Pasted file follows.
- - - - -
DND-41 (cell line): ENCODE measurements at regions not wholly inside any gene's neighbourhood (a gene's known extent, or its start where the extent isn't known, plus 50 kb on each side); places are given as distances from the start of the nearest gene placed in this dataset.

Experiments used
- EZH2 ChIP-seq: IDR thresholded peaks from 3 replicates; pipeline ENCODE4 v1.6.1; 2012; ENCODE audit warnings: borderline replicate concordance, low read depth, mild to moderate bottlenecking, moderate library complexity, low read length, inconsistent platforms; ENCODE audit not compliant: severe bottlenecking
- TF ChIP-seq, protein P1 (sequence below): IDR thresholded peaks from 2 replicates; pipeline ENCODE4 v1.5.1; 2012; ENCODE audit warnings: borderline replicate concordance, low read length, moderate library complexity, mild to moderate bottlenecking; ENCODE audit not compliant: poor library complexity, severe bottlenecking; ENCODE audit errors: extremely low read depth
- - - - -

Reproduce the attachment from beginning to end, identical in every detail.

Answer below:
DND-41 (cell line): ENCODE measurements at regions not wholly inside any gene's neighbourhood (a gene's known extent, or its start where the extent isn't known, plus 50 kb on each side); places are given as distances from the start of the nearest gene placed in this dataset.

Experiments used
- EZH2 ChIP-seq: IDR thresholded peaks from 3 replicates; pipeline ENCODE4 v1.6.1; 2012; ENCODE audit warnings: borderline replicate concordance, low read depth, mild to moderate bottlenecking, moderate library complexity, low read length, inconsistent platforms; ENCODE audit not compliant: severe bottlenecking
- TF ChIP-seq, protein P1 (sequence below): IDR thresholded peaks from 2 replicates; pipeline ENCODE4 v1.5.1; 2012; ENCODE audit warnings: borderline replicate concordance, low read length, moderate library complexity, mild to moderate bottlenecking; ENCODE audit not compliant: poor library complexity, severe bottlenecking; ENCODE audit errors: extremely low read depth